July 1, 2015

Surveillance tech reveals greater ice sheet detail, and more

Muskoxen are large bovines that live in Greenland and the Canadian Arctic. Muskoxen are large bovines that live in Greenland and the Canadian Arctic. Credit: Wikipedia

By Natasha Vizcarra

The National Snow and Ice Data Center (NSIDC) is well known for its data on frozen parts of the Earth. But soon, it will have data on something more warm-blooded.

Scientists on a mission to measure Greenland’s melting ice sheet have been exploring heat-seeking cameras typically used by the police, the military, and pilots. They were using it to scrutinize Greenland’s land and sea ice, but stumbled on a rather unusual use for the science instrument.

On May 12, 2015, scientists from NASA Operation IceBridge were flying over the eastern coast of Greenland—one of many flights to measure the island’s ice thickness. The researchers were also testing the Forward Looking Infrared (FLIR) camera that had just been added to their suite of instruments. The FLIR Cam’s thermal imaging helps map very thin ice that other sensors haven’t been able to see. En route to their next transect, they spotted a herd of large, furry animals down below.

FLIR cameras help scientists map thinner ice that can’t be seen my many sensors. Image A is from the Digital Mapping System (DMS) camera, while image B is a FLIR image of the same area. a) Shows thermal imaging reveals thickness changes with different temperatures. b) shows temperature gradients across edge of lead. c) The thermal image reveals very thin ice that is difficult to identify in the DMS image and can lead to a bias in ice thickness estimates. d) Small scale features can be resolved with this camera.  Credit: NASA IceBridge FLIR cameras help scientists map thinner ice that can’t be seen by many sensors. Image A is from the Digital Mapping System (DMS) camera, while image B is a FLIR image of the same area. Label a) shows thermal imaging revealing thickness changes with different temperatures. Label b) shows temperature gradients across edge of lead. Label c) reveals very thin ice that is difficult to identify in the DMS image and can lead to a bias in ice thickness estimates. Label d) shows small scale features can be resolved with this camera. Credit: NASA IceBridge

“We’re flying over some muskoxen right now!” the C-130 pilots announced over the aircraft intercom to the team hunkered in the plane’s cargo area.

Muskoxen are large bovines that live in Greenland and the Canadian Arctic. They have large, thick coats and weigh from 350 to 600 pounds. Remote sensing expert Jim Yungel sat in the cargo with other scientists. “We had a limited view of the outside world,” he said. “The back of a C-130 has very few windows.” So they scrambled to peer at a camera, called the Continuous Airborne Mapping By Optical Translator (CAMBOT), and saw an image of the muskoxen and their hoof prints in the snow.

Muskoxen are seen in the upper right edge of the photo with their hoof prints trailing behind. This image was taken by the Continuous Airborne Mapping By Optical Translator (CAMBOT). Credit: NASA IceBridge Muskoxen are seen in the upper right edge of the photo with their hoof prints trailing behind. This image was taken by the Continuous Airborne Mapping By Optical Translator (CAMBOT). Credit: NASA IceBridge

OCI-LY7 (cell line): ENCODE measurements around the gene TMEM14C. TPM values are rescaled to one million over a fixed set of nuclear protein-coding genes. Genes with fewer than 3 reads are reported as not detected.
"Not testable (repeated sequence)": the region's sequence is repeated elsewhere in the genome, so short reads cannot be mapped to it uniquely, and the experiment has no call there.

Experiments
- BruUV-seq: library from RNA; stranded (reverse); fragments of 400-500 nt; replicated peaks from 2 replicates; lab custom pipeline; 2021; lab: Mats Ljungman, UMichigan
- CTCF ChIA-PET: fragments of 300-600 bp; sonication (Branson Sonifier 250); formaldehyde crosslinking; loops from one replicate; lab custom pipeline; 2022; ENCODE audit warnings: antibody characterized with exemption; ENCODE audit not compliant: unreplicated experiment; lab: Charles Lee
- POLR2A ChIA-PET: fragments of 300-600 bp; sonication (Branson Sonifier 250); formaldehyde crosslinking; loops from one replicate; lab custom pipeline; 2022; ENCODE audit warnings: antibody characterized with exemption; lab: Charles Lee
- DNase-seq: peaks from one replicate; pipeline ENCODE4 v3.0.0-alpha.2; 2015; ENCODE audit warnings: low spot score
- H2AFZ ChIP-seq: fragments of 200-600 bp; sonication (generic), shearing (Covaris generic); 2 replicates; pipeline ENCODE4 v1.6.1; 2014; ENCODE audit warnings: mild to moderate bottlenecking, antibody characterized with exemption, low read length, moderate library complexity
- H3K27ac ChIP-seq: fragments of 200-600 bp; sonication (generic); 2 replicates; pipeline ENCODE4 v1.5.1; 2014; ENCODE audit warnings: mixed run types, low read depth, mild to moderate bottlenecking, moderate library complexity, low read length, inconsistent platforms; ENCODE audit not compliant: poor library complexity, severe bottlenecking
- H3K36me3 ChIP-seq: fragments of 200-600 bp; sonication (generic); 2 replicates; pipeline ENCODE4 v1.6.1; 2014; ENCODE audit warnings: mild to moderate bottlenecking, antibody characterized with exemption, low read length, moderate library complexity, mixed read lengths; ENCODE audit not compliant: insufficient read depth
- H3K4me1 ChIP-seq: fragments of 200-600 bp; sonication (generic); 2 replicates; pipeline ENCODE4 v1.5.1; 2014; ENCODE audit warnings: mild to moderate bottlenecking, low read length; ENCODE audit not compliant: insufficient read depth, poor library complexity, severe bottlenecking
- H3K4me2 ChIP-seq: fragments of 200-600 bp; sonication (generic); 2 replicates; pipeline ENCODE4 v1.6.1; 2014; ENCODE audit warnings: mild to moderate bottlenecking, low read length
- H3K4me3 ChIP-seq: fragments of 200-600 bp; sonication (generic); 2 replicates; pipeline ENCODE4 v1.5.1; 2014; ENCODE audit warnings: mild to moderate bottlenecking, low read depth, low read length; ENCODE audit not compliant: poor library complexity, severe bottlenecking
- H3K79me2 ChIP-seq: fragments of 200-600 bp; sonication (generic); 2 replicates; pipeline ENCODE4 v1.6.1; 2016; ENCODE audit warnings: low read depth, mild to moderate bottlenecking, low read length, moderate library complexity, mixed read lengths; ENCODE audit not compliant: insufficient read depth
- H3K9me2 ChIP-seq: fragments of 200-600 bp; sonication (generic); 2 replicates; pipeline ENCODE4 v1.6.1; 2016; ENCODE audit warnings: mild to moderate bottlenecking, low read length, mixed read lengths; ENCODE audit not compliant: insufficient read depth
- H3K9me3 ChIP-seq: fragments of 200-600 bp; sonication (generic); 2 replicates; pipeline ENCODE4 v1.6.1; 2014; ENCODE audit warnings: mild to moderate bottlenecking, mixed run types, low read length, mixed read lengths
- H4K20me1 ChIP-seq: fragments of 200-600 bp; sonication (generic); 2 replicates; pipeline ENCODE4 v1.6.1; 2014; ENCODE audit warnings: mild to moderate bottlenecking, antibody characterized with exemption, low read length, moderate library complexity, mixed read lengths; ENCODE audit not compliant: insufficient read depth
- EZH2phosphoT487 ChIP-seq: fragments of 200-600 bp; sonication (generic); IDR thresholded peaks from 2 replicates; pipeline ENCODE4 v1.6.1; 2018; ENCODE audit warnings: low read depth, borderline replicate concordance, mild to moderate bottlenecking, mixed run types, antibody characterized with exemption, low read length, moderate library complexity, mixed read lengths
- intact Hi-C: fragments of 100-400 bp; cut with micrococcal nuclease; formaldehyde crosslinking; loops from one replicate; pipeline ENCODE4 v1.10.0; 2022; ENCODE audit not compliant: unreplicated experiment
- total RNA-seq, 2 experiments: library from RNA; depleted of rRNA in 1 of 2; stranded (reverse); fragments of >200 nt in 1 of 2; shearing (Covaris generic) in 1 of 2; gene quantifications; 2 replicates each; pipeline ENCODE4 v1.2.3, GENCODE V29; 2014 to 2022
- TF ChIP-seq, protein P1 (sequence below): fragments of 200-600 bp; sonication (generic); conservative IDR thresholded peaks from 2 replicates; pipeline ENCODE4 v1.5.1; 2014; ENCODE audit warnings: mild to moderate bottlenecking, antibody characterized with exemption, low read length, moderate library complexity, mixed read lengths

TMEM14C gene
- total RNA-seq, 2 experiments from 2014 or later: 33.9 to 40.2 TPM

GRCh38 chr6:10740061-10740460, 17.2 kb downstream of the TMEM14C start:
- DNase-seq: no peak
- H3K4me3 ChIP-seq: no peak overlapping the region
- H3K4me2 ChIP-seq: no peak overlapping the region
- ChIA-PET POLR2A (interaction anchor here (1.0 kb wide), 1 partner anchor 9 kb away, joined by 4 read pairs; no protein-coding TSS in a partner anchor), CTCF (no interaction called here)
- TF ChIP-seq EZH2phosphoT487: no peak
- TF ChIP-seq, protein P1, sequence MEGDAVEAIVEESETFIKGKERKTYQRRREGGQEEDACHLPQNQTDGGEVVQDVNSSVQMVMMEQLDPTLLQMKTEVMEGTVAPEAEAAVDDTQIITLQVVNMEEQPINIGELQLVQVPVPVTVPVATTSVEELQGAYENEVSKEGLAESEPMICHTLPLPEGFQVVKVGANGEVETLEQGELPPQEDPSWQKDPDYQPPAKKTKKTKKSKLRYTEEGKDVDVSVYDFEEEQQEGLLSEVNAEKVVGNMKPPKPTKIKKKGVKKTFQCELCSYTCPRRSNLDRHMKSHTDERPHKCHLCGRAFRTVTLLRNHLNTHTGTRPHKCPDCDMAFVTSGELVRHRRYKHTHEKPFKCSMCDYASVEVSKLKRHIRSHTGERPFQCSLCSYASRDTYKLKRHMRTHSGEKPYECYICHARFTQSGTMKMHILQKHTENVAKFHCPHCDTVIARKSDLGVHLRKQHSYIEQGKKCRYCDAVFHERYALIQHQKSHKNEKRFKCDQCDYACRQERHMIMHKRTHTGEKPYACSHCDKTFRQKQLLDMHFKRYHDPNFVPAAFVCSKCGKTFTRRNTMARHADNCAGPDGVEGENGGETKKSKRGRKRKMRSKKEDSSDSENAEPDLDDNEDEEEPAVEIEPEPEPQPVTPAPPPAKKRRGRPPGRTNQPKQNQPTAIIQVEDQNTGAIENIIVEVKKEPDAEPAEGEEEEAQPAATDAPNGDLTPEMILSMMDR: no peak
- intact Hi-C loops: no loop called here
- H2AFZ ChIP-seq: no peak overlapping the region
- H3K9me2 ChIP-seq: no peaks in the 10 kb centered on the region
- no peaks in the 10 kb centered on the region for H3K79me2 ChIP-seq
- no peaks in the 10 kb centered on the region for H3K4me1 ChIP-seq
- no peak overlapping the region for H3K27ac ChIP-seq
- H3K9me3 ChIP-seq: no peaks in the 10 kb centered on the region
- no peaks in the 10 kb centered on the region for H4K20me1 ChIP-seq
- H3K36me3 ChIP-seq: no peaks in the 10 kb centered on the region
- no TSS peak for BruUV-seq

“Just for the heck of it, another scientist checked the FLIR Cam,” Yungel said.

Alexey Chibisov, an instrumentation engineer, first saw the heat signatures of some rocks that the muskoxen had passed. Then the scientists noticed a blur where the animals should have been.

“We paired up the CAMBOT image and the FLIR Cam image and scaled it up,” Yungel said. “The red blur was residual heat from where the muskoxen were walking through the snow. I included the images in the Situation Report that we write after each flight, and many folks seem interested in this unusual use of the science instrumentation.”

Police departments and the military often use FLIR cameras when they are looking for a lost child, or someone who is trying to hide. Pilots also use FLIR cameras to steer their aircraft at night or in thick fog. The camera senses infrared radiation emitted by a heat source and creates a “picture” of those radiation signatures. Living and nonliving things all have radiation signatures, so a FLIR image can paint an outline of a scene using these signatures.

This image shows the combined FLIR and CAMBOT images. Red blurs show heat signatures left by the muskoxen. This image shows the combined FLIR and CAMBOT images. Red blurs show heat signatures left by the muskoxen. The red spots on the left and lower left show heat signatures from rocks. Credit: NASA IceBridge

“It has shown great potential for scientific land and sea ice use,” Yungel said. “I don’t know what kind of information can be gleaned from the muskox images, but a lot of folks in Greenland study Arctic wildlife. There’s a lot of potential in that too.”

Operation IceBridge’s FLIR data will be used with other mission data to create a comprehensive map of the Greenland ice sheet’s thicknesses. However, FLIR data will also be available as a separate data set. All IceBridge data are archived and distributed by NSIDC. Yungel will be one of the first to pore through the images. “I’m looking forward to discovering some more unusual targets,” he said.

For more information

NASA IceBridge data at NSIDC NASA IceBridge campaign

Subject/Interest: 
Data
Greenland